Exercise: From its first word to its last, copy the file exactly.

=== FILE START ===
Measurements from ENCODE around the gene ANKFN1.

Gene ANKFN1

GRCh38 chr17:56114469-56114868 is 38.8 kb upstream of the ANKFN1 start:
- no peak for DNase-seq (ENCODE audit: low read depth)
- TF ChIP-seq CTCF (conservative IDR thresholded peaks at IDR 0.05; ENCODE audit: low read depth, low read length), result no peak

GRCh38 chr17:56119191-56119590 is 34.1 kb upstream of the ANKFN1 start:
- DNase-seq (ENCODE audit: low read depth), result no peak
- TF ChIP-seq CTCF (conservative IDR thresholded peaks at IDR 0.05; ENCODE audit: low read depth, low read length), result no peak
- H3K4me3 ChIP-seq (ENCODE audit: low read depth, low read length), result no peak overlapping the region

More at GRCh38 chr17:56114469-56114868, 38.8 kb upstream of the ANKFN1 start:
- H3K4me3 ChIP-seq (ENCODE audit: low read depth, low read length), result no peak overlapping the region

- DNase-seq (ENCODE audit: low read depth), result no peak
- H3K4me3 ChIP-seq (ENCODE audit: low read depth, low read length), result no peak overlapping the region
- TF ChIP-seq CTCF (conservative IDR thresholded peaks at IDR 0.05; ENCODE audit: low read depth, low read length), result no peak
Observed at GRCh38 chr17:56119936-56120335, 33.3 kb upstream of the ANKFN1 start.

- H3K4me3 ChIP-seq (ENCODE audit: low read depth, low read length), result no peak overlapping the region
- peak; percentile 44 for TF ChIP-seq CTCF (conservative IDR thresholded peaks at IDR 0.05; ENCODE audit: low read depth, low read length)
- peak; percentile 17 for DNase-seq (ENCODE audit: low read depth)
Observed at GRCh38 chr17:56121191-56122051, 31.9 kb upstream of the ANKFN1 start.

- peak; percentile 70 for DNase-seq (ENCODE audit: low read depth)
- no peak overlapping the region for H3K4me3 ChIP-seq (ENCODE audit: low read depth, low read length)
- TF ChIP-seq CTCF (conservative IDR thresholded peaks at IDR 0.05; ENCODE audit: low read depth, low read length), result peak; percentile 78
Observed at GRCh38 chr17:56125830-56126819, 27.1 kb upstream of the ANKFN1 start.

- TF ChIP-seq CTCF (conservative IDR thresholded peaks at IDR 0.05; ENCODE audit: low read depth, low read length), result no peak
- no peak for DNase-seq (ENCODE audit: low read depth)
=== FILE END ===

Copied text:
Measurements from ENCODE around the gene ANKFN1.

Gene ANKFN1

GRCh38 chr17:56114469-56114868 is 38.8 kb upstream of the ANKFN1 start:
- no peak for DNase-seq (ENCODE audit: low read depth)
- TF ChIP-seq CTCF (conservative IDR thresholded peaks at IDR 0.05; ENCODE audit: low read depth, low read length), result no peak

GRCh38 chr17:56119191-56119590 is 34.1 kb upstream of the ANKFN1 start:
- DNase-seq (ENCODE audit: low read depth), result no peak
- TF ChIP-seq CTCF (conservative IDR thresholded peaks at IDR 0.05; ENCODE audit: low read depth, low read length), result no peak
- H3K4me3 ChIP-seq (ENCODE audit: low read depth, low read length), result no peak overlapping the region

More at GRCh38 chr17:56114469-56114868, 38.8 kb upstream of the ANKFN1 start:
- H3K4me3 ChIP-seq (ENCODE audit: low read depth, low read length), result no peak overlapping the region

- DNase-seq (ENCODE audit: low read depth), result no peak
- H3K4me3 ChIP-seq (ENCODE audit: low read depth, low read length), result no peak overlapping the region
- TF ChIP-seq CTCF (conservative IDR thresholded peaks at IDR 0.05; ENCODE audit: low read depth, low read length), result no peak
Observed at GRCh38 chr17:56119936-56120335, 33.3 kb upstream of the ANKFN1 start.

- H3K4me3 ChIP-seq (ENCODE audit: low read depth, low read length), result no peak overlapping the region
- peak; percentile 44 for TF ChIP-seq CTCF (conservative IDR thresholded peaks at IDR 0.05; ENCODE audit: low read depth, low read length)
- peak; percentile 17 for DNase-seq (ENCODE audit: low read depth)
Observed at GRCh38 chr17:56121191-56122051, 31.9 kb upstream of the ANKFN1 start.

- peak; percentile 70 for DNase-seq (ENCODE audit: low read depth)
- no peak overlapping the region for H3K4me3 ChIP-seq (ENCODE audit: low read depth, low read length)
- TF ChIP-seq CTCF (conservative IDR thresholded peaks at IDR 0.05; ENCODE audit: low read depth, low read length), result peak; percentile 78
Observed at GRCh38 chr17:56125830-56126819, 27.1 kb upstream of the ANKFN1 start.

- TF ChIP-seq CTCF (conservative IDR thresholded peaks at IDR 0.05; ENCODE audit: low read depth, low read length), result no peak
- no peak for DNase-seq (ENCODE audit: low read depth)